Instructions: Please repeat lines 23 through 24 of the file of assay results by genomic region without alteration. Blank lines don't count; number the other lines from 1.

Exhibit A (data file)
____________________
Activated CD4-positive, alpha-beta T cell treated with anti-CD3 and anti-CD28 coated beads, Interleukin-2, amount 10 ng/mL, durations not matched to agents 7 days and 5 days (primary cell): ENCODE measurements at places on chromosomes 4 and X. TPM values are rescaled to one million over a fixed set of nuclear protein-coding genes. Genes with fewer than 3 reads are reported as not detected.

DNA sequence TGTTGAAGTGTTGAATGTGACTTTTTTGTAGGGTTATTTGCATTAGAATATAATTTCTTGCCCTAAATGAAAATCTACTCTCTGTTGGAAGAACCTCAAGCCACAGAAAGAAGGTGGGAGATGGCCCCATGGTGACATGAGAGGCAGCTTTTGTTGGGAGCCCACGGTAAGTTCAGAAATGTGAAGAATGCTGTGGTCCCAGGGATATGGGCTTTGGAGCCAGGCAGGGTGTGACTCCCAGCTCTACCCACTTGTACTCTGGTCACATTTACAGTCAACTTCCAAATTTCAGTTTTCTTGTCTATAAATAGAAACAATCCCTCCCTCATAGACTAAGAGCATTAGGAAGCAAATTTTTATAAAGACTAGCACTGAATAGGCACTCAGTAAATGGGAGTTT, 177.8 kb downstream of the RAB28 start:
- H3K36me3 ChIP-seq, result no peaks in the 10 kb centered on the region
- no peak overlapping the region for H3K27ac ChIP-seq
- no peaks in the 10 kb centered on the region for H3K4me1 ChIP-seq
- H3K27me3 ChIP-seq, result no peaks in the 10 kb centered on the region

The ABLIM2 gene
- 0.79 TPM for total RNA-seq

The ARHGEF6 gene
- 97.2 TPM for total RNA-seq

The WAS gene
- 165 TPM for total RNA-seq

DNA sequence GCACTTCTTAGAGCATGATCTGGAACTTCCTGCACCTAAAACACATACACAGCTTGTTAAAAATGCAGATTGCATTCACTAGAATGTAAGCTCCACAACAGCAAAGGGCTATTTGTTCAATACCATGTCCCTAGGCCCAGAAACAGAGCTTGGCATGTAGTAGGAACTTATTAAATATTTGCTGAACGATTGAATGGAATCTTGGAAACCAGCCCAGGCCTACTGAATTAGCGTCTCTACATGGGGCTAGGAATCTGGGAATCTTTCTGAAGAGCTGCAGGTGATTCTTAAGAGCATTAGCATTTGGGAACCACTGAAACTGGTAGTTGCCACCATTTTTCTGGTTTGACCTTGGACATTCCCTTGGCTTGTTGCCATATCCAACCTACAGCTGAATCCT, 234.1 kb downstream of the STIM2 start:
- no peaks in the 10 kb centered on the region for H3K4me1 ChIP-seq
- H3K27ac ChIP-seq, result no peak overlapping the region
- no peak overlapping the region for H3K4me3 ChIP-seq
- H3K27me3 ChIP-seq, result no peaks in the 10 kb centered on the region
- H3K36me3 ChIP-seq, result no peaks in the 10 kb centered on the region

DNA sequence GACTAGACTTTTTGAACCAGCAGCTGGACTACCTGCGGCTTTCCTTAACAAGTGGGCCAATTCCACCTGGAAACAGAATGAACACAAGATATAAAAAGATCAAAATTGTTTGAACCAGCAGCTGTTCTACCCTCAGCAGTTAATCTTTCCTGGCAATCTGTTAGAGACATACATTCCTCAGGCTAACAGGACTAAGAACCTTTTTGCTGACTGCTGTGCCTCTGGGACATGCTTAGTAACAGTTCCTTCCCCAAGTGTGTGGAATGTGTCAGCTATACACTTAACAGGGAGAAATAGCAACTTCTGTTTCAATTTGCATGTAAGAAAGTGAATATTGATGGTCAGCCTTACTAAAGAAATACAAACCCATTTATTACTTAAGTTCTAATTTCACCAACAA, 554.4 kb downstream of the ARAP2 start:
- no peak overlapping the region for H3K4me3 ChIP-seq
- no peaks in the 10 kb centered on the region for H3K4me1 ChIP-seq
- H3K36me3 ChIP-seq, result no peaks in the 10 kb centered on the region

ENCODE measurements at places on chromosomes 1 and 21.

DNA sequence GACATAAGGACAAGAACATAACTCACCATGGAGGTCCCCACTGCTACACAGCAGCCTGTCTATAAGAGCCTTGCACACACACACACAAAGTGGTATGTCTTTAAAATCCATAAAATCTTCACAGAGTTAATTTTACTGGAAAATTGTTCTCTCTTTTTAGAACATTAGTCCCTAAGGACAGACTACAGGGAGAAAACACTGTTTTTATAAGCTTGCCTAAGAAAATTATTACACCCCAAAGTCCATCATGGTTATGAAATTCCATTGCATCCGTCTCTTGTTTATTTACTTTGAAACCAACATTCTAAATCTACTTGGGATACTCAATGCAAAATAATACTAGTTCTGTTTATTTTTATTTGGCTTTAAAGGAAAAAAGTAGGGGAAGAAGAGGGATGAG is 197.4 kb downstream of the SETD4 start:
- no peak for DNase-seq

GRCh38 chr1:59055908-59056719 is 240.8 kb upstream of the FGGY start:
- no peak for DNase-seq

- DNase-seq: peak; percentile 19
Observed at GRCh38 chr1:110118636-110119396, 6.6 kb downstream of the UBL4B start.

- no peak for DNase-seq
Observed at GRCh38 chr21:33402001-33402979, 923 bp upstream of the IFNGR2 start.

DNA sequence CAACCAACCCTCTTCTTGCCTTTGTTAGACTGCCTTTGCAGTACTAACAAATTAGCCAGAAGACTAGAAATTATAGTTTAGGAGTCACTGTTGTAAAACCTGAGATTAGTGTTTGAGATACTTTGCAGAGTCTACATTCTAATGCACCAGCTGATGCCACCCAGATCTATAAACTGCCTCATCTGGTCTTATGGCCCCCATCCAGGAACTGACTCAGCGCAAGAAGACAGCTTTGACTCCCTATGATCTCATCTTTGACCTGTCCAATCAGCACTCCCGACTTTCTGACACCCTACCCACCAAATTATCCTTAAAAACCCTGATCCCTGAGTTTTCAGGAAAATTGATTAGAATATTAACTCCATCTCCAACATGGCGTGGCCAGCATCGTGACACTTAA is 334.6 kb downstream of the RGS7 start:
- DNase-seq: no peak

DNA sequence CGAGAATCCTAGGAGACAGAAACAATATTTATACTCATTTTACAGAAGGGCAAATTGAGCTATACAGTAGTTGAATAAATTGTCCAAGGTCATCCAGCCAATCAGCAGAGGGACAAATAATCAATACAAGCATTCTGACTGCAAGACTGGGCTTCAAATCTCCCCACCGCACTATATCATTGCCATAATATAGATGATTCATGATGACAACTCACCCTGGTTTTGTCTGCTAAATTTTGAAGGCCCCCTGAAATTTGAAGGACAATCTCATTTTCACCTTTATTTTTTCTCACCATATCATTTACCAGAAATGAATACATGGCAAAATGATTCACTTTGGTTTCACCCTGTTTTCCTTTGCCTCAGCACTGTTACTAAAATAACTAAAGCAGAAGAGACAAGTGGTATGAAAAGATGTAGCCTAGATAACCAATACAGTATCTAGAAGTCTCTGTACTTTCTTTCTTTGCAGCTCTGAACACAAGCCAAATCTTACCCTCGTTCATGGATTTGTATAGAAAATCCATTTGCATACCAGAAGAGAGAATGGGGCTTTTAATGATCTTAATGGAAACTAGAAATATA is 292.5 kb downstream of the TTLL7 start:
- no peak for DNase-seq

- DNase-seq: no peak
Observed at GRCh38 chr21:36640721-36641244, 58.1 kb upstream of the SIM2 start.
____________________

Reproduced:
ENCODE measurements at places on chromosomes 1 and 21.

DNA sequence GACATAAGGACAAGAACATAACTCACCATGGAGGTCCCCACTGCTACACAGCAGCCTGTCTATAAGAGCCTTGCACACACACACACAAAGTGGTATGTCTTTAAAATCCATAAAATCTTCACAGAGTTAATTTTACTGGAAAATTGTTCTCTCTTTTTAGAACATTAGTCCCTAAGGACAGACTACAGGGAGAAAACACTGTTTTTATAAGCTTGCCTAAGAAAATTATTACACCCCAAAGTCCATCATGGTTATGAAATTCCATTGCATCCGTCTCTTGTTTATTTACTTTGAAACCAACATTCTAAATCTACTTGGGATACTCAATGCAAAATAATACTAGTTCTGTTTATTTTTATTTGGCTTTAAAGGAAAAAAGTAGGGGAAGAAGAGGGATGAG is 197.4 kb downstream of the SETD4 start: